BJP critical of govt`s ‘sleight of hand’ in N-bill
BJP today extended support to the civil nuclear liability bill but was critical of the "sleight of hand" of the government in drafting the law and its attempts to "hustle" it through in Parliament now.
New Delhi: BJP today extended support to
the civil nuclear liability bill but was critical of the
"sleight of hand" of the government in drafting the law and
its attempts to "hustle" it through in Parliament now.
Initiating the debate on the Civil Liability for
Nuclear Damages Bill, 2010 in the Lok Sabha, senior party
leader Jaswant Singh also asked the government to take the
larger concerns of Indians on board and not those of a
"smaller" US market.
Referring to various attempts by the government to
introduce contentious clauses in the Bill on which it had to
backtrack, Singh said the government was indulging in a
"sleight of hand" by first introducing the word `and` and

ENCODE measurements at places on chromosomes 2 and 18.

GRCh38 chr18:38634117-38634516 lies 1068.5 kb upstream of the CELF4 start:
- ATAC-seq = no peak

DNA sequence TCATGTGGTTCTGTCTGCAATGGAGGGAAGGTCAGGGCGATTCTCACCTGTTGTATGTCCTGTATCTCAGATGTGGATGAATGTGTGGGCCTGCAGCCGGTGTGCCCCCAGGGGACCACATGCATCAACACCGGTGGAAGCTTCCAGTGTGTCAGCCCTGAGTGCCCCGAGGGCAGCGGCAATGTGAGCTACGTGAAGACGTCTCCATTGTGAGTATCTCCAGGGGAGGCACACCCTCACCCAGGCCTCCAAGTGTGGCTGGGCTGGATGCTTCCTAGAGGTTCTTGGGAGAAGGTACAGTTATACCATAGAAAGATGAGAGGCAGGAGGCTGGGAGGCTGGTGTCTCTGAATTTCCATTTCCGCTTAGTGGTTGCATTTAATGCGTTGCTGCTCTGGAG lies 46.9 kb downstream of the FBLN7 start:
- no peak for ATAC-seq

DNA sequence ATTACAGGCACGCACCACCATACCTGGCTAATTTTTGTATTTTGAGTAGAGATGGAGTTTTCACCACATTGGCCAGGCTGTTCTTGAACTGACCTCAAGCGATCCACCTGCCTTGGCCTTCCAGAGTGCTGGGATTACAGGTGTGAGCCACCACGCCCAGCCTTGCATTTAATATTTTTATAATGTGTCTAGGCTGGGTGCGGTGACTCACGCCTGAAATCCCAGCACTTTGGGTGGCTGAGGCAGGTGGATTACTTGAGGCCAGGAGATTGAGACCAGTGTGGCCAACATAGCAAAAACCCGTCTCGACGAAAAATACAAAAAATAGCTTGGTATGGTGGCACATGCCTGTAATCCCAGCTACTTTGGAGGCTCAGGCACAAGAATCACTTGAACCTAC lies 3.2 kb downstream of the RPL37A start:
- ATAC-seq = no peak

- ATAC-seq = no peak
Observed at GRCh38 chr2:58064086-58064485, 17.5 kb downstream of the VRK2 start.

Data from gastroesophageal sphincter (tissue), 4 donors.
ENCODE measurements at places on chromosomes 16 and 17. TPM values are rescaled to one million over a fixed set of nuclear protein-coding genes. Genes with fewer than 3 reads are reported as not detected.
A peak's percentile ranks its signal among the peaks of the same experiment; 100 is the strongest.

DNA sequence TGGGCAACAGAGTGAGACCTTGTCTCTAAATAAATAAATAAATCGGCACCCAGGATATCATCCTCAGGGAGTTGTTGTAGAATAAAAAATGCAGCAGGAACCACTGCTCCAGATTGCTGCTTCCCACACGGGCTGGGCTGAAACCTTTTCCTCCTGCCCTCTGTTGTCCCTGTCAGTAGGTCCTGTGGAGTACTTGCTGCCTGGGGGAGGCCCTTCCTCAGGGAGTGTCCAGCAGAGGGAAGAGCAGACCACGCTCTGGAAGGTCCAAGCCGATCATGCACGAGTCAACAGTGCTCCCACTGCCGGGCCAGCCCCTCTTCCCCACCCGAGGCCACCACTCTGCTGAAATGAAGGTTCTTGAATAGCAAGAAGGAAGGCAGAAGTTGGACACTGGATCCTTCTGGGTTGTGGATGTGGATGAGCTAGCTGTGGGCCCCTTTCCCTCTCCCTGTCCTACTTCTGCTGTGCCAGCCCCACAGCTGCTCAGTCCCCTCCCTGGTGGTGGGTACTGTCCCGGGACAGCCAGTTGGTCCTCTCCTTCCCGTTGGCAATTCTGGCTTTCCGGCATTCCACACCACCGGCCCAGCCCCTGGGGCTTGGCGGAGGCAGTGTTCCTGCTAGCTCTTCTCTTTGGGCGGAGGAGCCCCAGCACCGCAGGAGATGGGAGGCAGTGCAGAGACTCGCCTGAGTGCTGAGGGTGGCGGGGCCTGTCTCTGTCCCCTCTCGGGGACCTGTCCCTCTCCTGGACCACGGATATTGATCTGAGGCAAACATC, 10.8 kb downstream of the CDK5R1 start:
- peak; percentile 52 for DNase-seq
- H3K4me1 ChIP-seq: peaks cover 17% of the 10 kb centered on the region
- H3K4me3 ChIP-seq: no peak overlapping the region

later `intent` in the draft bill.
"It is a sleight of hand and trickery. First there
was and then intent. It is simpler and easier to take
Parliament along," he said.
Opposition parties had contended that insertion of the
word "and" between sub-clauses `a` and `b` of Clause 17
without the Parliamentary Standing Committee`s concurrence had
sought to dilute the liability of the suppliers in case of a
Similarly, they had also attacked the provision
"intent" in the same clause with regard to suppliers or their
employees role in an accident.
Referring to US President Barrack Obama`s oncoming
visit to India this year end, Singh sought to suggest that the
government was trying to "hustle" through with the legislation
before the event.
"Why are you hustling the Committee, Parliament and
the issue. It is otherwise a very important issue. India is
not South Korea. We don`t have to follow their example,"
The former External Affairs Minister said while the
government signed the agreement in 2005, it was rushing to get
the Bill cleared in 2010 just before the visit of the US
President Barack Obama.
Singh said his party would support the Bill if the
government accepted its amendments. "Give us more candour," he